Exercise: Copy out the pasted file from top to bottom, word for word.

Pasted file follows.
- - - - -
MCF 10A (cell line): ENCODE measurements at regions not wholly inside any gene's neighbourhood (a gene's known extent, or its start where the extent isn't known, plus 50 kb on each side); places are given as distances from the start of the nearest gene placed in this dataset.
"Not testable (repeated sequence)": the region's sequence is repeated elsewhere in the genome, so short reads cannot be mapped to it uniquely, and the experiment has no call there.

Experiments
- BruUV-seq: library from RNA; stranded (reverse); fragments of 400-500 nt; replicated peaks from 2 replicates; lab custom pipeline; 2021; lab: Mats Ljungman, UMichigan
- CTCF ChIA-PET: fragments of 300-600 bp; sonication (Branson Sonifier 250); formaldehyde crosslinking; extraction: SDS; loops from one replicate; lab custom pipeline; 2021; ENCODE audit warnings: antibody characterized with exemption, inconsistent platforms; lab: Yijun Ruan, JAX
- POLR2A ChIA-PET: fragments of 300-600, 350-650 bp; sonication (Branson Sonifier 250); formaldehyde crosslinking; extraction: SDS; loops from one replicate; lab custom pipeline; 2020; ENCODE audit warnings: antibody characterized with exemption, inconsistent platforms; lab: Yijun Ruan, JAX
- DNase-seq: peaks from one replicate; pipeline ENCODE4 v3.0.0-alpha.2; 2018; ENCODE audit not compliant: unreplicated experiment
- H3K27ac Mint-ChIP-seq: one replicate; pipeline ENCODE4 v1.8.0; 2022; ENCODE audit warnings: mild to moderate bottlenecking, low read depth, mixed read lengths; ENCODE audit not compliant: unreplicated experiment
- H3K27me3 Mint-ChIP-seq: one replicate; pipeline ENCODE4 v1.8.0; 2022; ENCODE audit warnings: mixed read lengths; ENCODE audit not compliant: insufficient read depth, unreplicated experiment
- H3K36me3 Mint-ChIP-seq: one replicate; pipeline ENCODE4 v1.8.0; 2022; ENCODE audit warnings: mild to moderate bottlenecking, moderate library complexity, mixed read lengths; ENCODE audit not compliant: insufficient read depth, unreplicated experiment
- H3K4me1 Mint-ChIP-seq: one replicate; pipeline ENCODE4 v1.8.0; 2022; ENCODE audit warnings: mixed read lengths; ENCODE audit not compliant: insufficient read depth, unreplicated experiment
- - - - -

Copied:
MCF 10A (cell line): ENCODE measurements at regions not wholly inside any gene's neighbourhood (a gene's known extent, or its start where the extent isn't known, plus 50 kb on each side); places are given as distances from the start of the nearest gene placed in this dataset.
"Not testable (repeated sequence)": the region's sequence is repeated elsewhere in the genome, so short reads cannot be mapped to it uniquely, and the experiment has no call there.

Experiments
- BruUV-seq: library from RNA; stranded (reverse); fragments of 400-500 nt; replicated peaks from 2 replicates; lab custom pipeline; 2021; lab: Mats Ljungman, UMichigan
- CTCF ChIA-PET: fragments of 300-600 bp; sonication (Branson Sonifier 250); formaldehyde crosslinking; extraction: SDS; loops from one replicate; lab custom pipeline; 2021; ENCODE audit warnings: antibody characterized with exemption, inconsistent platforms; lab: Yijun Ruan, JAX
- POLR2A ChIA-PET: fragments of 300-600, 350-650 bp; sonication (Branson Sonifier 250); formaldehyde crosslinking; extraction: SDS; loops from one replicate; lab custom pipeline; 2020; ENCODE audit warnings: antibody characterized with exemption, inconsistent platforms; lab: Yijun Ruan, JAX
- DNase-seq: peaks from one replicate; pipeline ENCODE4 v3.0.0-alpha.2; 2018; ENCODE audit not compliant: unreplicated experiment
- H3K27ac Mint-ChIP-seq: one replicate; pipeline ENCODE4 v1.8.0; 2022; ENCODE audit warnings: mild to moderate bottlenecking, low read depth, mixed read lengths; ENCODE audit not compliant: unreplicated experiment
- H3K27me3 Mint-ChIP-seq: one replicate; pipeline ENCODE4 v1.8.0; 2022; ENCODE audit warnings: mixed read lengths; ENCODE audit not compliant: insufficient read depth, unreplicated experiment
- H3K36me3 Mint-ChIP-seq: one replicate; pipeline ENCODE4 v1.8.0; 2022; ENCODE audit warnings: mild to moderate bottlenecking, moderate library complexity, mixed read lengths; ENCODE audit not compliant: insufficient read depth, unreplicated experiment
- H3K4me1 Mint-ChIP-seq: one replicate; pipeline ENCODE4 v1.8.0; 2022; ENCODE audit warnings: mixed read lengths; ENCODE audit not compliant: insufficient read depth, unreplicated experiment